You can take it on a case by case basis.  Sometimes you might not have a client right after or you may have breaks scheduled in between clients so that you can adapt for late arrivals.  If your schedule allows and you are trying to build a practice, working a little longer to the full time might help create a better relationship and a repeat client and all of the possible referrals they will potentially send your way. This is a basic boundary issue. The thing with boundaries is that they will let you know what is going on by how you feel. If you give them more time when you don’t have time or if you feel resentful that they are late and you think they are trying to take advantage of you, there are usually other things going on.  You may be needing more self care time to nurture yourself. Policies and boundaries set the tone and teach clients how to treat us.

Check out this video by badass babe Marie Forleo about setting boundaries

The top of the line no show policy is of course you miss the appointment, you pay for the Whole appointment!  Yes that means everything! That is always easier said than done. Making people pay for something that they did not receive can be challenging especially since they didn’t show up to charge them. You can send them a bill or add it to their next appointment but the thing is that many will not come back in if they are made to pay.

The first thing is always to make sure they know the policy. Regular clients and clients who value your time and massage work, will respect your policies and understand.  They will usually come with their no show payment in hand for the next appointment.  But how do you get people to that point of respecting you and actually paying?  Sometimes it means you start with where you are.  Try setting a now show fee like $25 or $35 or a portion of the full fee. You may want to do that when starting out and training your clients. As you get busier, it will be even more important to enforce because you will have people who are waiting to get in and you will be losing more money.It is often a process of building up your self confidence and getting over your fear of rejection.  As you get more experience you will usually find that most are really willing to pay.  Those who don’t want to pay, just don’t understand and may not value your time.  You have to let them know what your policy is though in the first place.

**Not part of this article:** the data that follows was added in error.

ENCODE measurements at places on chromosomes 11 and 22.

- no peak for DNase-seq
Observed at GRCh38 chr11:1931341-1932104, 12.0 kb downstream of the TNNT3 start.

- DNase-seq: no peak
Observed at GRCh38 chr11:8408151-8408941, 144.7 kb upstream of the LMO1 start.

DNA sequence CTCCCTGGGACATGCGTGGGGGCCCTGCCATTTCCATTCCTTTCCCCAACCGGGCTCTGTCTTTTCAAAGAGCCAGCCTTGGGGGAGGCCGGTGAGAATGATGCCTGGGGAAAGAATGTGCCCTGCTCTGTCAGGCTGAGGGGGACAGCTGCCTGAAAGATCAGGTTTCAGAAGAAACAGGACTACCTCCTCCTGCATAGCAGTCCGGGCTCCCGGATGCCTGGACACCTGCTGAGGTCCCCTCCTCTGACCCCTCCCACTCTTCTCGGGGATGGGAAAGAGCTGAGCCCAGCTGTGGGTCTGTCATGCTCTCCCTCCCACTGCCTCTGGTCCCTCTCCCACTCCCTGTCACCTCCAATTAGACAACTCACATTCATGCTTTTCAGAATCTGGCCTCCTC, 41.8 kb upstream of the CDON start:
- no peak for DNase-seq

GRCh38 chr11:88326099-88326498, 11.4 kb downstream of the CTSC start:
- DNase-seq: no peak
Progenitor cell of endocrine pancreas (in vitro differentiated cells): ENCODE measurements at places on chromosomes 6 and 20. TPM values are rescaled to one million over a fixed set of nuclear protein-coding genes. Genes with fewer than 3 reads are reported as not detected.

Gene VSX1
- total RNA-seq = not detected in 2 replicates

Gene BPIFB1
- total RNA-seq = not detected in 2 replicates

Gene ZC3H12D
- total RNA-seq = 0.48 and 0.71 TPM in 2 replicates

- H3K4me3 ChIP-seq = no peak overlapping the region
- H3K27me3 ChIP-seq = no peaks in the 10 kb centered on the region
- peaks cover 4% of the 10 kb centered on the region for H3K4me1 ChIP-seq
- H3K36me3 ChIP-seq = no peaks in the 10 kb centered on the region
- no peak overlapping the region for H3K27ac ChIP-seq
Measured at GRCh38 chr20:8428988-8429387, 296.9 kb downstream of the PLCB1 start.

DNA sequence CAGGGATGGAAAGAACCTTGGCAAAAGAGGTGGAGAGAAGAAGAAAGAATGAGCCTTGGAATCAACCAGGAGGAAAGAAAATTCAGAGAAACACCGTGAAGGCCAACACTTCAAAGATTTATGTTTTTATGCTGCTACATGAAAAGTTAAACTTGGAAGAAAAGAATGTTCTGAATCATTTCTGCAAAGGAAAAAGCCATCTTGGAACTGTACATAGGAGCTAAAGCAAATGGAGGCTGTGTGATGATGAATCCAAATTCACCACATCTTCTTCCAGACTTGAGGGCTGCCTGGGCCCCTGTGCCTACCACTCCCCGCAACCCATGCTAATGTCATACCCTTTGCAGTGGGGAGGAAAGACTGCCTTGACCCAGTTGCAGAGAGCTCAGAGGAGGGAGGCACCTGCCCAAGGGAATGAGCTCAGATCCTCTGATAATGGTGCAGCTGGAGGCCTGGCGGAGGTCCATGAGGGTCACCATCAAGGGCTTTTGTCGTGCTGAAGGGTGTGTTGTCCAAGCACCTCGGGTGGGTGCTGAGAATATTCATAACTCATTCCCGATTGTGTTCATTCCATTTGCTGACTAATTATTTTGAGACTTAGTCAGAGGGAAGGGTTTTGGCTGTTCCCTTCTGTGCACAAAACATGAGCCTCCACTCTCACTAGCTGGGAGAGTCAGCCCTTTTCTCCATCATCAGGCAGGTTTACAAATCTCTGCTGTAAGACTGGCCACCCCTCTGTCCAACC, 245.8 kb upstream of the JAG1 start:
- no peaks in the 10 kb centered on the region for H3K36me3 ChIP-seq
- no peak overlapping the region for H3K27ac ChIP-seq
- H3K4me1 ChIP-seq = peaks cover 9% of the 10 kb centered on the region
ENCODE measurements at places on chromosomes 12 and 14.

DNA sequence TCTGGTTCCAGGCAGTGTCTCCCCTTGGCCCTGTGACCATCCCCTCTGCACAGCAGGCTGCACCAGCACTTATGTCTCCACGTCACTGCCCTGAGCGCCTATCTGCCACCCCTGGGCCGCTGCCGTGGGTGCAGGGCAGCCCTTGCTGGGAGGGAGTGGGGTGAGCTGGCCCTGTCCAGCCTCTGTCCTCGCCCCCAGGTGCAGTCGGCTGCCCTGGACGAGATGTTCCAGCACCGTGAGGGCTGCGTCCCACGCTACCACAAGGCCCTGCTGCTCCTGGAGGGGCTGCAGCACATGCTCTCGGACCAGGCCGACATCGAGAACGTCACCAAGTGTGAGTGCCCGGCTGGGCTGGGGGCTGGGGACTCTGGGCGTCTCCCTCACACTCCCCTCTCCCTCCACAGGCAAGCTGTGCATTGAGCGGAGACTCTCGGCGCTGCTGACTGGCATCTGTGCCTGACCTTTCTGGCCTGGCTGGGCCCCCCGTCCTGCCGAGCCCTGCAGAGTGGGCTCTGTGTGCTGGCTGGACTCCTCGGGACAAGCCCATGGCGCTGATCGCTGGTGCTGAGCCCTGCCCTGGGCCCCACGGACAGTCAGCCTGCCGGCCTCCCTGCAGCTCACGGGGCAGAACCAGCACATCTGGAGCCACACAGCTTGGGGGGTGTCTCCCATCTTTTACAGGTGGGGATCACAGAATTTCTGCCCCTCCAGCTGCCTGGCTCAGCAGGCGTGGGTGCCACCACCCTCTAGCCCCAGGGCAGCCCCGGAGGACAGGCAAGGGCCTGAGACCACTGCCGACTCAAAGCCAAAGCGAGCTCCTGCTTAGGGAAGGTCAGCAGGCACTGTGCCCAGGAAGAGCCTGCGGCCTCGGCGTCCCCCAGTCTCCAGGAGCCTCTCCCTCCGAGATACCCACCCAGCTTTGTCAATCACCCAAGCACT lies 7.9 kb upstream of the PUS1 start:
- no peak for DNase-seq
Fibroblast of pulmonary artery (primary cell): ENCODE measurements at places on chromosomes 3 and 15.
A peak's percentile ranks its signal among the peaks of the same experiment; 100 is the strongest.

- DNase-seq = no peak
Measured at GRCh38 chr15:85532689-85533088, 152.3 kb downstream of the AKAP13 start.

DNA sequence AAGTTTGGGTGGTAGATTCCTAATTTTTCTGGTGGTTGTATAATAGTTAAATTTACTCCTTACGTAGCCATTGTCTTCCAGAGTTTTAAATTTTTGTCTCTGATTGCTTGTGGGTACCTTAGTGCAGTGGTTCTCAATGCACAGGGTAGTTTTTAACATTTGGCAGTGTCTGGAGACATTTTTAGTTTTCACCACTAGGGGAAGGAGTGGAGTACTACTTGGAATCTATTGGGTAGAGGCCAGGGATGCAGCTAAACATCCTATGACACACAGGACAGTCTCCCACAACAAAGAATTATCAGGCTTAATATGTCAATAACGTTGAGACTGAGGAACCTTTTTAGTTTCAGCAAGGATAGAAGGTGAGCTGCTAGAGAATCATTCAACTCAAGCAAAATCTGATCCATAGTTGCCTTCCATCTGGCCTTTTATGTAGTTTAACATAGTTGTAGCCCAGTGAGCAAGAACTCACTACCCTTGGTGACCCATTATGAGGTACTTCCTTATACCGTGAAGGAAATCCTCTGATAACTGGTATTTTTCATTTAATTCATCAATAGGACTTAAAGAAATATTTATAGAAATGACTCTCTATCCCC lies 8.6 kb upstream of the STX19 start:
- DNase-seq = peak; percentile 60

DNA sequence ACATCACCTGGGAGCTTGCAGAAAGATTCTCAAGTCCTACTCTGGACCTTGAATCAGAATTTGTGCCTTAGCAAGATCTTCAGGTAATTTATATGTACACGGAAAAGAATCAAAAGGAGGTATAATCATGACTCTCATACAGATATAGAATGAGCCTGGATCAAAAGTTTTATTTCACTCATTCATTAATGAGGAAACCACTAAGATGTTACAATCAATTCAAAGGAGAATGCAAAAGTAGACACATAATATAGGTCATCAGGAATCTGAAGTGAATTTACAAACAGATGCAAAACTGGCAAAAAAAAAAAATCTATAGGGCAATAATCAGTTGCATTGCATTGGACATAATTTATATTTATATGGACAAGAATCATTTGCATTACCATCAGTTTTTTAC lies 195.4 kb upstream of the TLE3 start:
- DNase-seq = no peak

Tell them the policy!

Clients are not mind readers.  They often just don’t know.  They might also have had other therapists who will let that slide because they are building their business or they don’t enforce those policies.  You can’t enforce what they don’t know, and then they will be upset and mad!  The biggest mistake I see massage therapists making is that clients don’t know the policy in the first place and because everyone seems to have different policies you just have to clearly tell them from the get go so they understand yours.

  1. Put your policies on your website and social media pages.
  2. Have people sign a copy of your policy when / before they come in.
  3. Put your policy on your phone message and automatic confirmations. Say something like “Please be aware if you are calling to cancel that you will be charge $X amount if you cancel in less than 24 hours or if you are late, your appointment will end at the scheduled time. (or whatever you set up.)
  4. When new clients call to schedule an appointment, consider taking a credit card to secure their time and tell them of your policy right up front. Tell them that you are reserving that time for them and them alone so that you will not take another client in that spot. Some online scheduling systems will allow you to take credit cards to secure the appointment.

If things still go wrong and the client does not understand why they must pay or when they must pay, they might not be a good fit for your business. And that’s OK! You do not have to accommodate EVERY client in the world. You know that old saying – “I do not know the key to success but the key to failure is trying to please everyone.”

Side note: My girl Ramona Rice with Spaprenuer wrote a great article called “How to Make Your Cancellation Policies Stick” that is a great read on this topic as well.